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AWS Lambda Function Performance: parallelism in python with boto3 and aioboto3

To async, or not to async, the question that is
Joel Haubold
Joel Haubold | Mar 11 2020

Parallelizing AWS API calls with in Python Lambda functions

Having been primarily worked with NodeJs for the past few years, whenever I'm working on a serverless Python project one thing I miss is the ease with which NodeJs allows for parallelizing API calls to AWS. You can just

let promises = listOfS3Keys.forEach(keys => s3.getObjectAcl({
  Bucket: 'yourBucket',
  Key: key,
}).promise());
await Promise.all(promises);

Parallelism while not quite as easy in Python is still possible with a few lines of code. In Python 2.x and in early versions of Python 3 the most straightforward way to a parallelize is using threads. While possible it adds complexity to your code that can be avoided now. Python 3.4 introduced the async and await keywords and the asyncio library that can help parallelize network IO operations.

To use async/await in Python you ideally should use non-blocking IO requests. Unfortunately, boto3 uses blocking IO requests. Fortunately, there is a library aioboto3 that aims to be drop in compatible with boto3 but uses async/non-blocking IO requests to make API calls. Now you can also use boto3 if you run it in a thread executor (e.g. loop.run_in_executor)

I decided to do a comparison of the performance and complexity of using aioboto3 or boto3 along with asyncio for parallelizing API calls. To get a baseline I also created a function that made the same API calls in series (i.e. without parallelism)

The code in each function lists all the objects in an S3 Bucket and then calls get_object_acl for each key. There were 100 objects in the bucket.

Serial boto3 function code

import os

import boto3

s3 = boto3.client('s3')
BUCKET_NAME = os.getenv('BUCKET_NAME')

def main():
    bucket_contents = s3.list_objects_v2(Bucket=BUCKET_NAME)
    objects = [
        s3.get_object_acl(Bucket=BUCKET_NAME, Key=content_entry['Key'])
        for content_entry in bucket_contents['Contents']
    ]

def handler(event, context):
    return main()

Parallelized boto3 with asyncio function code

import asyncio
import functools
import os

import boto3

BUCKET_NAME = os.getenv('BUCKET_NAME')

s3 = boto3.client('s3')

async def main():
    loop = asyncio.get_running_loop()
    bucket_contents = s3.list_objects_v2(Bucket=BUCKET_NAME)

    objects = await asyncio.gather(
        *[
            loop.run_in_executor(None, functools.partial(s3.get_object_acl, Bucket=BUCKET_NAME, Key=content_entry['Key']))
            for content_entry in bucket_contents['Contents']
        ]
    )

def handler(event, context):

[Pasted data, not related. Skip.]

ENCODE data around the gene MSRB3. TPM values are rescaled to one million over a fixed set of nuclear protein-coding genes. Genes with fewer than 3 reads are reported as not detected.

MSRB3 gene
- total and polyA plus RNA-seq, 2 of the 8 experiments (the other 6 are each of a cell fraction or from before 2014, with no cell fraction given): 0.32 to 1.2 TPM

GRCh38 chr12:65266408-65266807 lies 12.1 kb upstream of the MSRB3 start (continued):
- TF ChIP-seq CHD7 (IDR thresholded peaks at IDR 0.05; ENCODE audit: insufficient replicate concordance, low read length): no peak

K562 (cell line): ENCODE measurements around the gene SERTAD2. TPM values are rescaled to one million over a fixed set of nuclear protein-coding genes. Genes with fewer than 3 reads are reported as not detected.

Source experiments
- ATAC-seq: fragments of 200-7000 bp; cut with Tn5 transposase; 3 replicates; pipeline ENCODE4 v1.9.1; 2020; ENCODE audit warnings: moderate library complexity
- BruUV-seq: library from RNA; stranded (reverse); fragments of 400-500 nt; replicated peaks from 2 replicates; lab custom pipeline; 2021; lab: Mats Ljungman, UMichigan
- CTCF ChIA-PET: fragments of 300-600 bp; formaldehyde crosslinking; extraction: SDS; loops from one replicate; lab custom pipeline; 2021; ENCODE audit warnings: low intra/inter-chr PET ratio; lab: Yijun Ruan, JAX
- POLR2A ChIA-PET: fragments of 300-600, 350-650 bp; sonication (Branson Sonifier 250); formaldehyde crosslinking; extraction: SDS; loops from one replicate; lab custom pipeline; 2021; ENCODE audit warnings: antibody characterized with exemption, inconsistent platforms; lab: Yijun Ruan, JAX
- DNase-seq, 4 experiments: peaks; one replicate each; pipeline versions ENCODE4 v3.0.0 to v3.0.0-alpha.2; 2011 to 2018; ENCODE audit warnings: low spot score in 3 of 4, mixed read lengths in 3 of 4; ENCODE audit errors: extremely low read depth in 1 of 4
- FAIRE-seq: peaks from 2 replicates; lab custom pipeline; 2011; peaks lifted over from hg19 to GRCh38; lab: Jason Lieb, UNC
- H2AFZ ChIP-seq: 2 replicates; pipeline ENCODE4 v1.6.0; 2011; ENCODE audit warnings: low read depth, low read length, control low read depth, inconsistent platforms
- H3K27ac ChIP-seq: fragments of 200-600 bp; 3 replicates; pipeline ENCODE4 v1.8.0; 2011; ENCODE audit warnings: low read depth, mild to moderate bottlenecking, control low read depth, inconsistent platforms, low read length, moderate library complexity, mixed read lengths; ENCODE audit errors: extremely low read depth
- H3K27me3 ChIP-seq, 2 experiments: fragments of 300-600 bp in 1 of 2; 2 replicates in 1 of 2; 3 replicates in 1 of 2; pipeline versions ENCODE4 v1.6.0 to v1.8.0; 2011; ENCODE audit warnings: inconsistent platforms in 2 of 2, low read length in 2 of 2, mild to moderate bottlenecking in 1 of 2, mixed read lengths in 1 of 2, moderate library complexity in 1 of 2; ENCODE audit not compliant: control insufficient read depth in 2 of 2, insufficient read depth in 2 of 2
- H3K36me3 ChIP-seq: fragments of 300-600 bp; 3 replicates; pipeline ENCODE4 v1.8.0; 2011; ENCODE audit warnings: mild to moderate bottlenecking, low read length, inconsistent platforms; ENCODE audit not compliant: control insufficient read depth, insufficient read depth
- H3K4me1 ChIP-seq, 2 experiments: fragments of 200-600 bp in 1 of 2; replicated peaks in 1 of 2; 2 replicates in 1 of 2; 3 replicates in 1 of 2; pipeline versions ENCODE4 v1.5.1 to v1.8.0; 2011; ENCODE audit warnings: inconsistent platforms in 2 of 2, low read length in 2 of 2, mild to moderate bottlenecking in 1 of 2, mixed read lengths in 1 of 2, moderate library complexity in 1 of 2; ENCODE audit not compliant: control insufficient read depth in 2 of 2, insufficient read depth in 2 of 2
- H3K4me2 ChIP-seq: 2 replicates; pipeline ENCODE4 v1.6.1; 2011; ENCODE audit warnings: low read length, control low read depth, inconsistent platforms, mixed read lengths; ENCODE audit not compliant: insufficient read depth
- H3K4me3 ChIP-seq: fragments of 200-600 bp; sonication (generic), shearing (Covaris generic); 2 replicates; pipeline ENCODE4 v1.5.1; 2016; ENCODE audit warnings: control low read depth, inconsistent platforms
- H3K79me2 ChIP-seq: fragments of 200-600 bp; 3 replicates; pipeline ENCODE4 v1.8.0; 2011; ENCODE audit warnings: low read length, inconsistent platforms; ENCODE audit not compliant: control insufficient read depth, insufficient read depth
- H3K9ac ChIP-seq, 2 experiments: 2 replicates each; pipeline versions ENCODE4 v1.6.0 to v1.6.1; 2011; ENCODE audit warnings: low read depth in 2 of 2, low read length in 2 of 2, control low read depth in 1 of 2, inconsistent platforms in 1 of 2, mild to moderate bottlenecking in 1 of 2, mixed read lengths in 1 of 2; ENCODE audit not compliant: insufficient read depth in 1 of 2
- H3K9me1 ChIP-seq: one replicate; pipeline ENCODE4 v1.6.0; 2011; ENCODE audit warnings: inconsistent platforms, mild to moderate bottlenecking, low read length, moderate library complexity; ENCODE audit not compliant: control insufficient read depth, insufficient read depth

loop = asyncio.get_event_loop()
    loop.run_until_complete(main())

Parallelized aioboto3 with asyncio function code

import asyncio
import os

import aioboto3

BUCKET_NAME = os.getenv('BUCKET_NAME')

async def main():
    async with aioboto3.client('s3') as s3:
        bucket_contents = await s3.list_objects_v2(Bucket=BUCKET_NAME)
        objects = await asyncio.gather(
            *[
                s3.get_object_acl(Bucket=BUCKET_NAME, Key=content_entry['Key'])
                for content_entry in bucket_contents['Contents']
            ]
        )

def handler(event, context):
    loop = asyncio.get_event_loop()
    loop.run_until_complete(main())

I ran each function in a Python 3.8.x Lambda Function. I also used different memory sizes to see how much that affected the execution time. I ran each function 100 times and recorded the average run time as reported by the REPORT log entry in the CloudWatch logs. The following graph and table show the average function duration across the runs.

Memory (mb)Sync boto3Async aioboto3Async boto3
1284771.454792.226097.20
5122020.621259.931446.13
10241888.41734.59707.98
15361921.05615.03486.31
20481824.93682.80483.95
30081799.03616.14572.16
Average execution time across 100 invocations. All times are in milliseconds.

Surprisingly at low memory (128mb) sequential synchronous calls were faster than either async method. I suspect this was because there was less TLS overhead since Python keeps the connection to S3 open across multiple calls. At higher Lambda memory aioboto3 had no advantage over boto3.

Conclusion:

While there are many parameters that can affect the throughput of parallel API calls, this test shows that

  1. Synchronous calls are sometimes just as fast as parallelism.
  2. boto3 is sufficient for basic parallelism and in some cases exceeds the performance of aioboto3.
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